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Abdomen » Liver & Biliary System
Klatskin tumor
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Author(s) :
Chaitali Shah, FRCR
Presentation A 61 year old man with prior history of pancreatitis presented for an ultrasound.
Caption: Sagittal view of the liver
Description: There is evidence of intrahepatic biliary dilatation. The visualized liver parenchyma appears normal.
Caption: Oblique view of the liver
Description: This image shows the extensive biliary dilatation again, left greater than right.
Caption: Oblique view of the liver
Description: The biliary dilatation is seen again in this image. A small hyperechoic focus is seen within the biliary tree most likely within the common hepatic duct.
Caption: Sagittal view of the liver
Description: The hyperechoic mass is noted again in this image.
Caption: Color Doppler image
Description: The mass is clearly noted to be within the biliary duct system. The mass itself shows no intrinsic vascularity.
Differential Diagnosis Klatskin’s tumor
Final Diagnosis Klatskin’s tumor
Discussion Cholangiocarcinoma is the term used to describe primary malignant tumors of the biliary epithelium.  A majority [95%] of these tumors are adenocarcinomas and may produce mucin. 

Cholangiocarcinoma can be classified in various ways. One of the ways is peripheral, hilar and extra-hepatic, according to their relation relative to the duct. Another classification groups biliary tract cancers as intrahepatic, perihilar and distal extrahepatic. Perihilar bile duct tumors can be further classified as type 1 through type 4, depending on the site of involvement of the ducts. Tumor involving the confluence of the right and left hepatic ducts is known as Klatskin tumor.
As described by Bloom, et al  these tumors may be nodular (i.e. small sclerosing tumors that obliterate the duct), infiltrating (i.e. tumors that spread along the wall of the duct), or papillary (i.e. rare intraductal variants). 

Imaging: Cross-sectional imaging [ultrasound, CT and MRI] can non-invasively demonstrate well the biliary anatomy. The features of Klatskin tumor seen on ultrasound :
1. Ductal dilatation: Intrahepatic biliary radicle dilatation with normal extrahepatic bile ducts is commonly seen. Segmental ductal dilatation with non-union of right and left hepatic ducts at the porta hepatis is another feature commonly seen.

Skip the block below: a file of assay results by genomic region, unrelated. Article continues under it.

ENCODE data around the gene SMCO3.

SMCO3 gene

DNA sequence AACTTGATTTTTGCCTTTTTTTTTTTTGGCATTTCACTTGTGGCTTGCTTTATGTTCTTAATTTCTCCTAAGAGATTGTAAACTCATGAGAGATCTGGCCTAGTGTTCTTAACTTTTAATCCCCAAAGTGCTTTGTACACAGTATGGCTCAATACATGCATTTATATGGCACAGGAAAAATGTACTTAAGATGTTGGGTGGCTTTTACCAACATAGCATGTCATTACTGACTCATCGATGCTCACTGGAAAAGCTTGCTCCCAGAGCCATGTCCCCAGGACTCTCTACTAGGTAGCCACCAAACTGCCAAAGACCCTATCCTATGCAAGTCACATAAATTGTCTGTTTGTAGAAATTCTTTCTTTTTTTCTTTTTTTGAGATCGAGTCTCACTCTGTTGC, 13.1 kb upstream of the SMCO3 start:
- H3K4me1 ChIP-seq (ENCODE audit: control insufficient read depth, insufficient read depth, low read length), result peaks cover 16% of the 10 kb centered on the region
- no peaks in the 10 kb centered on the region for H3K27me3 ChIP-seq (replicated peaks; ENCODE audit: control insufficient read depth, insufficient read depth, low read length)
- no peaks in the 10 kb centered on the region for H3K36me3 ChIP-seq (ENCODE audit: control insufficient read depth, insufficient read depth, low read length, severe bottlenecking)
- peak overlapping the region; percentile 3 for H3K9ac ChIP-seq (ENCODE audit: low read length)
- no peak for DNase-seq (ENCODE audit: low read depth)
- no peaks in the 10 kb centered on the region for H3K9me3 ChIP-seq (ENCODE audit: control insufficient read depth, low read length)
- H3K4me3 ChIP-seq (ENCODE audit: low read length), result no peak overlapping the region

2. Visualization of tumor: A large mass can be easily identified on ultrasound. If the mass is small, a careful search could reveal an intraluminal tumor mass within the ducts. Sometimes the tumor manifests as irregular mural wall thickening with abrupt termination of the duct.
3. Atrophy of lobe: This is better demonstrated on CT. However, it can be appreciated on ultrasound as well and shows crowding of the ducts in the atrophied lobe.
4. Presence of hepatic metastases and metastastic adenopathy.
5. Evidence of vascular invasion.

Ultrasound thus has a role in the initial detection of these tumors, helps to stage the disease and also plays a role in the post-treatment follow-up.
Case References 1. Meyer D, Weinstein B. Klatskin tumors of the bile ducts: sonographic appearance. Radiology. 1983: Vol 148, 803-804.
2. Bloom C, Langer B, Wilson S. Role of US in the Detection, Characterization, and Staging of Cholangiocarcinoma. Radiographics. 1999; 19:1199-1218.
3. Groen P, Gores G, LaRusso N, et al. Biliary tract cancers. NEJM 1999; 341: 1365-1375.
4. Soyer P, Bluemke D, Reichle R, et al. Imaging of intrahepatic cholangiocarcinoma: 2. Hilar cholangiocarcinoma. AJR 1995; 165: 1433-1436.
5. Parulekar S. Gallbladder and bile ducts. In: McGahan JP, Goldberg BB, eds. Diagnostic ultrasound: a logical approach. Philadelphia, Pa: Lippincott-Raven, 1997; 693-755.
Follow Up An MRI and ERCP were performed which confirmed the ultrasound  findings, both demonstrating  a mass involving the confluence of the right and left hepatic ducts and extending into the common hepatic duct. A poorly differentiated adenocarcinoma [cholangiocarcinoma] was seen on histopathology. The patient was operated upon, underwent brachytherapy and stent placement and is currently doing well. 
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